Olusegun Obasano’s government also launched Presidential Initiatives in 1999 for seven agricultural products (cassava, rice, vegetable oil, sugar, livestock, cultivated trees and dry grains). The aim of these initiatives is not only to boost Nigeria’s agricultural exports by taking advantage of preferential agreements in the framework of the World Trade Organization (WTO) and the Economic Partnership Agreements between the European Union and the Africa-Caribbean-Pacific countries but also to make the most of the potential regional market made up of neighbouring countries. Although these measures have shown that investment in the agricultural sector can have concrete results in terms of increasing domestic production, their overall outcomes have been mixed in that only the “intensification of production” segment has been taken into account, ignoring the downstream segments of the value chain (such as product processing).
Support for agricultural inputs has been a central element of Nigerian agricultural policy since the 1950s. This support consists primarily of attributing public subsidies so that farmers can more easily acquire inputs (fertiliser, improved seeds, phytosanitary products). Thee level of federal subsidies has followed a spiky path[[The federal subsidy level for inputs stood at 75%-80% in the late 1970s, dropped to 30%-40% in the mid-1980s (under pressure from the World Bank), rose to 70%-80% during the 1986-1998 period (to counter steep devaluation of the national currency), and fell back to around 25% during the 1999-2009 period.]], with highs and lows, and methods of implementation have been highly variable. In addition to federal subsidies, each state allocates its own subsidies for fertiliser. These vary greatly from one state to another in both amounts (50 to 150 kg per farmer) and subsidisation rates (from 10% to 50%). Even so, many farmers still find it difficult to obtain good-quality inputs at an affordable price and at the time they are needed. The government has not yet managed to set up an effective regulation and monitoring system to address quality issues and the diversion of subsidised inputs to outside the country. Some states have been testing the distribution of input subsidy vouchers since 2008.
ECOWAP and Regional Integration: Where Does Nigeria Stand? The pan-African action framework for agricultural development policy and strategy is provided by the Comprehensive African Agriculture Development Programme (CAADP) [[The CAADP is the agriculture segment of the New Partnership for Africa’s Development (NEPAD), a comprehensive development policy adopted by African countries to close the gap between Africa and the rest of the world.]] adopted in 2002. This programme aims to attain average annual growth of agricultural productivity of at least 6%, and sets a target for public investment in agriculture equal to at least 10% of national budgets. ECOWAS adopted a regional agricultural policy for West Africa in January 2005 (ECOWAP) and established a regional action plan for 2006-2010. The plan calls for drawing up National Agricultural Investment Programmes (NAIPs) in each country, to be adopted by all stakeholders in the agricultural sector via the signature of a pact, and a Regional Agriculture Investment Programme (RAIP).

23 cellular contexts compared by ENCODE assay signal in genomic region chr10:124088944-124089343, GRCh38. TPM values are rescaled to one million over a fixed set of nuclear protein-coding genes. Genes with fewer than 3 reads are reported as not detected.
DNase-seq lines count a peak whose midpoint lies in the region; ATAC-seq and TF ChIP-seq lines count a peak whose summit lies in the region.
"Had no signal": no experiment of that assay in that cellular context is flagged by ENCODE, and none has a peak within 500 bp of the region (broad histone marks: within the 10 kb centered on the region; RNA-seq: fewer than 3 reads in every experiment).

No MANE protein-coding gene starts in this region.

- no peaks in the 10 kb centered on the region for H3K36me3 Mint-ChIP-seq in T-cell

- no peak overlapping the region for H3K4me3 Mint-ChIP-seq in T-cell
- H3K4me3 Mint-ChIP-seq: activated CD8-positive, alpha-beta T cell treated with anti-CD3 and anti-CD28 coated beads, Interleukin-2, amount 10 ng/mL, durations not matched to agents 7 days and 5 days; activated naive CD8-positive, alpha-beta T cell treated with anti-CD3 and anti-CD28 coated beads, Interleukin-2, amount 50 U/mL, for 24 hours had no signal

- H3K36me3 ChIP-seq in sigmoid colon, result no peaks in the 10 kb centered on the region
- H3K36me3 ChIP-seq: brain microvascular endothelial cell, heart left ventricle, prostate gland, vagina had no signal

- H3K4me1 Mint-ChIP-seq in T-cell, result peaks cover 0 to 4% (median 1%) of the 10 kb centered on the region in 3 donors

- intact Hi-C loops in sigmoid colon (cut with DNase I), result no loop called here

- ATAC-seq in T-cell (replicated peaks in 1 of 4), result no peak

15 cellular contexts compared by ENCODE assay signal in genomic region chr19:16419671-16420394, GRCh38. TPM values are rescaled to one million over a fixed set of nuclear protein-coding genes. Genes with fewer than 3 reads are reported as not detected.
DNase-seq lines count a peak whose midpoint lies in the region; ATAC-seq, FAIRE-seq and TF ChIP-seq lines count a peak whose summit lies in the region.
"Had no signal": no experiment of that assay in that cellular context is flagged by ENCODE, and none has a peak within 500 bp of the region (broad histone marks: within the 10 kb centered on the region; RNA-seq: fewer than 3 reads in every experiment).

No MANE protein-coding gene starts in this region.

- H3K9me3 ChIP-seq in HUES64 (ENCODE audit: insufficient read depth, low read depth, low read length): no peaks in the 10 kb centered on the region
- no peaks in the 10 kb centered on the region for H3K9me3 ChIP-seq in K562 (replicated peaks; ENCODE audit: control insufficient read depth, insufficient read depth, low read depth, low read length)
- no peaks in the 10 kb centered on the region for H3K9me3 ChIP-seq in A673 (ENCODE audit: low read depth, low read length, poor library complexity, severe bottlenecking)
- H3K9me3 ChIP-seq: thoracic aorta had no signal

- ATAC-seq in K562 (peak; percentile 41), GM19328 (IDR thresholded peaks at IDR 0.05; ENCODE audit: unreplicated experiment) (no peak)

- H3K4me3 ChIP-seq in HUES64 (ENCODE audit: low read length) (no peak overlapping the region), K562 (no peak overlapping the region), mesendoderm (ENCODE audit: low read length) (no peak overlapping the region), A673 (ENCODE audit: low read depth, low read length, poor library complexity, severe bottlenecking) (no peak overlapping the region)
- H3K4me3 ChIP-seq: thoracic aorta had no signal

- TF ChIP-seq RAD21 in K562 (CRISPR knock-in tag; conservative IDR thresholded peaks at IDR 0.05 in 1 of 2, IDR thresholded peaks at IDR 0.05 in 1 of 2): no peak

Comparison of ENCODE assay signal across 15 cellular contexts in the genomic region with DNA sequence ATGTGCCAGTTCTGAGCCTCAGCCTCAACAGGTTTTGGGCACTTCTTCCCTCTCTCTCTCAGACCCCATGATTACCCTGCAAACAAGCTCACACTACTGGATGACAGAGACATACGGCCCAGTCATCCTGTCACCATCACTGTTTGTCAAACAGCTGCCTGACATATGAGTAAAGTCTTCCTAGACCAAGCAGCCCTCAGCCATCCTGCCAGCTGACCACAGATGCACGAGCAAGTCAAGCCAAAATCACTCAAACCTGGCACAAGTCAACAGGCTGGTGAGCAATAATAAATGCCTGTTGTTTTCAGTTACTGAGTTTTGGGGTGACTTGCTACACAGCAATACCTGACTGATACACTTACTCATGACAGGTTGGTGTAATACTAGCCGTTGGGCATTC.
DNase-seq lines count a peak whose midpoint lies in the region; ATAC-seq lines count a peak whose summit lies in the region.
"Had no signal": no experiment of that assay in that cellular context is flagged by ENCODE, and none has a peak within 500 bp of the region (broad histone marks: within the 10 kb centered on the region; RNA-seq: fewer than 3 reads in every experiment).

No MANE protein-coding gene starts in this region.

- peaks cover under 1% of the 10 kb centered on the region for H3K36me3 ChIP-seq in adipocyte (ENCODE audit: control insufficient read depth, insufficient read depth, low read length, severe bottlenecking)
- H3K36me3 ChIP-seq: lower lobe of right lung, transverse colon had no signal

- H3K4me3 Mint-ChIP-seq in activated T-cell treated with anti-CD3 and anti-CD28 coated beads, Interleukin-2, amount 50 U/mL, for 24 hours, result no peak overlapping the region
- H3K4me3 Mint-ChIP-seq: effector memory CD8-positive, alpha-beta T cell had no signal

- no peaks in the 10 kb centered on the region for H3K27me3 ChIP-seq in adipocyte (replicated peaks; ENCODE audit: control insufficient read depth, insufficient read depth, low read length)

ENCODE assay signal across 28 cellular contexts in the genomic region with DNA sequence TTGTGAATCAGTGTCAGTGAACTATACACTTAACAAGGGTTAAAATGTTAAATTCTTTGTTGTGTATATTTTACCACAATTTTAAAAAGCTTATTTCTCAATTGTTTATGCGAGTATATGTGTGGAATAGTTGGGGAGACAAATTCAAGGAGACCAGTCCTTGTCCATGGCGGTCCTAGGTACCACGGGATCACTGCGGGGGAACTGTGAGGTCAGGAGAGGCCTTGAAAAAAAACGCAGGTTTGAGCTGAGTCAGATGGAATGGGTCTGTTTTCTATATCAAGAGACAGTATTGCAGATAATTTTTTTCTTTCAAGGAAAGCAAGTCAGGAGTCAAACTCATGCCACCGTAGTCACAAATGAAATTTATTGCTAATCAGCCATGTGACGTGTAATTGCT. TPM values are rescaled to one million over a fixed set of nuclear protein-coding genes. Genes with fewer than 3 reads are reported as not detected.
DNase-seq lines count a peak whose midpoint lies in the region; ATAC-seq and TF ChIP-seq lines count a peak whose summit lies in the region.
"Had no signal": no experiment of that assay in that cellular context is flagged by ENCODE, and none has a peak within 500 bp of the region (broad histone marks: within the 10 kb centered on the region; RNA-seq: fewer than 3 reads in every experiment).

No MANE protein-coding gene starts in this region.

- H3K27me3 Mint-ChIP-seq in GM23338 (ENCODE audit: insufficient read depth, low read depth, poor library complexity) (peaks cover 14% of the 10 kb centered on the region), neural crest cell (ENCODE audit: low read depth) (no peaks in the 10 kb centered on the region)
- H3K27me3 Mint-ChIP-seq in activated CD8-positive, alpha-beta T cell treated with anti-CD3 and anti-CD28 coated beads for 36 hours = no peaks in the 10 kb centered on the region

In Nigeria, the ECOWAP/CAADP “pact” was signed in late 2009, and the elaboration of the NAIP led to a Medium- Term Sector Strategy (MTSS) for Nigeria for the 2010-2012 period covering investments funded by the federal government and partnership programmes initiated by international funding agencies. The agriculture policy measures in the “5-point Agenda” comply with the major orientations outlined in the CAADP.
© Africa Rice Center
Policies Still Lacking in Coherence. Nigeria’s agricultural policy has its limitations: a general lack of coherence, issues of programme continuity, issues in relation to other sectoral policies, and implementation issues at various institutional levels.
Nigeria’s agricultural policies were for a long time opportunistic and not coordinated among each other. Critics regret the absence of continuity in policy, and the fact that the successes, failures and lessons learned in preceding programmes have not been analysed. Strategies have not always been transposed into action in the field. The absence of indicators makes it hard to track and evaluate policy implementation. In terms of cross-sector policy coherence, little has been done to link agricultural policy with rural development policy, support for small and mediumsized enterprises, and management of water and natural resources. Finally, at the institutional level, roles are not clearly divided between the various administrative offices responsible for agricultural development. The sharing of responsibilities between the federal, state and local governments does not appear to be optimal, either in terms of areas of intervention or resources allocated. Generally speaking, while agricultural programmes managed by the states seem to be more effective than federal programmes, many observers deplore that agricultural policy is elaborated from the top down, with little participation by stakeholders.